CHICAGO (CBS) — How’s this for an attention-grabbing headline: the Chicago Archdiocese kills deer. While factually true, there’s more to this story.
CBS 2 Morning Insider Lauren Victory reports it all started with a viewer tip from an animal lover who walks the grounds of a Catholic cemetery.READ MORE: Investigators Raid Three Locations Of Parlor Pizza Restaurant
“There’s a difference between a wild animal and a tame one,” said former hunter Rich Franks.
He visits his four-legged friends every day at the Archdiocese of Chicago’s St. Casimir Cemetery at 111th and Pulaski.
“They’ll take a slice of bread right out of your hand,” he said of the deer that roam the grounds.
They’re city dwellers you might not expect.
“It’s very special to see these beautiful animals in the cemetery,” said Tammy, who asked us not to use her last name.
Daily deer visitors at St. Casimir became alarmed when they stumbled on brush piles. They thought someone was using them to prey on the animals for sport.
“I looked over to my left amongst the graves, and there was a deer laying there on its side with its foot up in the air,” Franks said.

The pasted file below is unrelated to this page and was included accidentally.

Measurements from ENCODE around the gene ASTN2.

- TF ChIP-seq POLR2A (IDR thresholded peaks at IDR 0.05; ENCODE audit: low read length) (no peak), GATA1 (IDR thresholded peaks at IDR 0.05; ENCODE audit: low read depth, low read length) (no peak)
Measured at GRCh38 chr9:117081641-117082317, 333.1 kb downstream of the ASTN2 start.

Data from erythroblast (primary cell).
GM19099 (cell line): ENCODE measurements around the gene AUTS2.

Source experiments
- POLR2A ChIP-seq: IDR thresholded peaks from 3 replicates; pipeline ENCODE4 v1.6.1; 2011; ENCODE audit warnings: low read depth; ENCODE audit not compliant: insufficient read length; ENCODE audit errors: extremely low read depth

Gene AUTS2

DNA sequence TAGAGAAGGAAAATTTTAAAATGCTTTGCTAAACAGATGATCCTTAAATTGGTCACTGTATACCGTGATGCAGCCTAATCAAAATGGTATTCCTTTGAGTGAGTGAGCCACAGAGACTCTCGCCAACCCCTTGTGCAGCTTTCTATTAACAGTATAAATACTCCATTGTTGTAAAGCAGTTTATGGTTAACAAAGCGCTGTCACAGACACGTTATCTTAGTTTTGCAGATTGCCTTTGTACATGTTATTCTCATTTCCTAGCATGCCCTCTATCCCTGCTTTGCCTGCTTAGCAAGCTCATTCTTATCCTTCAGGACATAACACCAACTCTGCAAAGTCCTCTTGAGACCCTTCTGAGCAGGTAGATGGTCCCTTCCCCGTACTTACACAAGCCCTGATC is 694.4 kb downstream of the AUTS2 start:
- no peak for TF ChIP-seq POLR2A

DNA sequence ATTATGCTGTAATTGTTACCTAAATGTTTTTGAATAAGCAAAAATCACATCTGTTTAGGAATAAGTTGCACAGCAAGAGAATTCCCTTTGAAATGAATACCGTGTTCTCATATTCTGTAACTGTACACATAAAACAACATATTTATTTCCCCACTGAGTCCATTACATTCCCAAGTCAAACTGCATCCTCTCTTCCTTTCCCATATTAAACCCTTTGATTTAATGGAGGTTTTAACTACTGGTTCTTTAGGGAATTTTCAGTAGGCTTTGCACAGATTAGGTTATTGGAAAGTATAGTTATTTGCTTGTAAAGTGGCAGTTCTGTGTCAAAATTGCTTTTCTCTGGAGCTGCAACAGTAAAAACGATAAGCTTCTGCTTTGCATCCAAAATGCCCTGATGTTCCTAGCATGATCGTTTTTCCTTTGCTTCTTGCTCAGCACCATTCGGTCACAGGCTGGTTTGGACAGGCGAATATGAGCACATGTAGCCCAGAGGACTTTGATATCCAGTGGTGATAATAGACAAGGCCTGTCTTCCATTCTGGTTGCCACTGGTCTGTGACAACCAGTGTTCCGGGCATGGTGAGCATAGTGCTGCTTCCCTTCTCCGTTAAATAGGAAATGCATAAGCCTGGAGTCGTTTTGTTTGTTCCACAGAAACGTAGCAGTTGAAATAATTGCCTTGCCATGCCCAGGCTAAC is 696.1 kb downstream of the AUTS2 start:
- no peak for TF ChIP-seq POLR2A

A spokesperson for the archdiocese assured CBS 2 no illegal hunting is going on at the cemetery, which made us ask about lawful hunting. That’s when we discovered deer are being killed on this property, by licensed professionals with permission from the church.READ MORE: 'John Doe' Who Accused Former Blackhawks Video Coach Brad Aldrich Of Sexual Abuse Identifies Himself As Kyle Beach
“Lay your loved ones to rest here, but let us kill the beautiful animals that are walking around. How right is that?” Tammy said.
The herd is apparently too big, causing safety issues, but when CBS 2 asked about specific examples, we weren’t given any by the Archdiocese.
Instead, we were referred to the Illinois Department of Natural Resources. IDNR lists property damage and vehicle accidents involving deer as some the biggest problems with deer in urban areas. Those are also the state justifications for “deer management” – the term for lethal and non-lethal methods of regulating deer population.
“The [cemetery] manager told me that they had complaints that the deer poo all over the graves,” Franks said.
Whatever the problem, the animal lovers thought of a solution.
“What they should be doing is tranquilizing the deer and relocating them,” Tammy said.
“Look at their eyes. They’re so beautiful. How could you kill them?” Franks said.
Coincidentally, Chicago Animal Care and control was at the graveyard on Thursday. A spokesperson said the officer was patrolling for coyotes. She said CACC worked to help the cemetery in the past with its deer issues.MORE NEWS: CBS 2 Chicago Accepts National Edward R. Murrow Award For Overall Excellence, Brad Edwards Accepts Murrow Award For Excellence In Writing
Also From CBS Chicago: